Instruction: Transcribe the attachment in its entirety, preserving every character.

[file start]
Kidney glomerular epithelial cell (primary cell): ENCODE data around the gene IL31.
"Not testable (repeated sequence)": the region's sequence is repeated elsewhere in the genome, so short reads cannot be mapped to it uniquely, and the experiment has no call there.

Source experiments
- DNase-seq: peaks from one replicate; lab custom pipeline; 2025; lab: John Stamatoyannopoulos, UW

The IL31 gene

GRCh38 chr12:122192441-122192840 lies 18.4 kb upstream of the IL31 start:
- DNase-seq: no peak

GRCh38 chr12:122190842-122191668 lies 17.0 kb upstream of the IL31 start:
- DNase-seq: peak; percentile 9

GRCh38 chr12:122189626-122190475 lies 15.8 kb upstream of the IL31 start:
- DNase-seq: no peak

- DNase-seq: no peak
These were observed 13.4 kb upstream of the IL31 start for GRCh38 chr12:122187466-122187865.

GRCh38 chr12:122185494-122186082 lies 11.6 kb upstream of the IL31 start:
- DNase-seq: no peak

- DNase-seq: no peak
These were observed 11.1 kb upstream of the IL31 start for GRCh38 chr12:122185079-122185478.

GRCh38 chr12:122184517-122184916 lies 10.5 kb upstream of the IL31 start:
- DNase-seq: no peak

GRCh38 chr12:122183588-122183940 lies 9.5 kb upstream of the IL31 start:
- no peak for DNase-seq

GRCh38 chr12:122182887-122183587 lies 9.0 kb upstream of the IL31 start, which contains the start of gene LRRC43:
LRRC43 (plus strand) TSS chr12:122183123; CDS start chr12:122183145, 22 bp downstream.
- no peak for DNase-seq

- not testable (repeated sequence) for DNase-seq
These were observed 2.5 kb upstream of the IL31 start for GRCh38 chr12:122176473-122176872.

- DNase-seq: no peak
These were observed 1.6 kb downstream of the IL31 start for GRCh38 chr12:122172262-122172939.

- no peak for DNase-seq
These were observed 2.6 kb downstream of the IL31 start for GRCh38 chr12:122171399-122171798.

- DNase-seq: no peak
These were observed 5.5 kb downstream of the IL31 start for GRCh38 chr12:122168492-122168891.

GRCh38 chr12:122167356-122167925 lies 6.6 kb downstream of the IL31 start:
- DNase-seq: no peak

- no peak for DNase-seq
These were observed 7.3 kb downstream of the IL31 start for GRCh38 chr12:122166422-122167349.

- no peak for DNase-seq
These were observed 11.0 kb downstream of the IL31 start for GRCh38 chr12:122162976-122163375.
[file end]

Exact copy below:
Kidney glomerular epithelial cell (primary cell): ENCODE data around the gene IL31.
"Not testable (repeated sequence)": the region's sequence is repeated elsewhere in the genome, so short reads cannot be mapped to it uniquely, and the experiment has no call there.

Source experiments
- DNase-seq: peaks from one replicate; lab custom pipeline; 2025; lab: John Stamatoyannopoulos, UW

The IL31 gene

GRCh38 chr12:122192441-122192840 lies 18.4 kb upstream of the IL31 start:
- DNase-seq: no peak

GRCh38 chr12:122190842-122191668 lies 17.0 kb upstream of the IL31 start:
- DNase-seq: peak; percentile 9

GRCh38 chr12:122189626-122190475 lies 15.8 kb upstream of the IL31 start:
- DNase-seq: no peak

- DNase-seq: no peak
These were observed 13.4 kb upstream of the IL31 start for GRCh38 chr12:122187466-122187865.

GRCh38 chr12:122185494-122186082 lies 11.6 kb upstream of the IL31 start:
- DNase-seq: no peak

- DNase-seq: no peak
These were observed 11.1 kb upstream of the IL31 start for GRCh38 chr12:122185079-122185478.

GRCh38 chr12:122184517-122184916 lies 10.5 kb upstream of the IL31 start:
- DNase-seq: no peak

GRCh38 chr12:122183588-122183940 lies 9.5 kb upstream of the IL31 start:
- no peak for DNase-seq

GRCh38 chr12:122182887-122183587 lies 9.0 kb upstream of the IL31 start, which contains the start of gene LRRC43:
LRRC43 (plus strand) TSS chr12:122183123; CDS start chr12:122183145, 22 bp downstream.
- no peak for DNase-seq

- not testable (repeated sequence) for DNase-seq
These were observed 2.5 kb upstream of the IL31 start for GRCh38 chr12:122176473-122176872.

- DNase-seq: no peak
These were observed 1.6 kb downstream of the IL31 start for GRCh38 chr12:122172262-122172939.

- no peak for DNase-seq
These were observed 2.6 kb downstream of the IL31 start for GRCh38 chr12:122171399-122171798.

- DNase-seq: no peak
These were observed 5.5 kb downstream of the IL31 start for GRCh38 chr12:122168492-122168891.

GRCh38 chr12:122167356-122167925 lies 6.6 kb downstream of the IL31 start:
- DNase-seq: no peak

- no peak for DNase-seq
These were observed 7.3 kb downstream of the IL31 start for GRCh38 chr12:122166422-122167349.

- no peak for DNase-seq
These were observed 11.0 kb downstream of the IL31 start for GRCh38 chr12:122162976-122163375.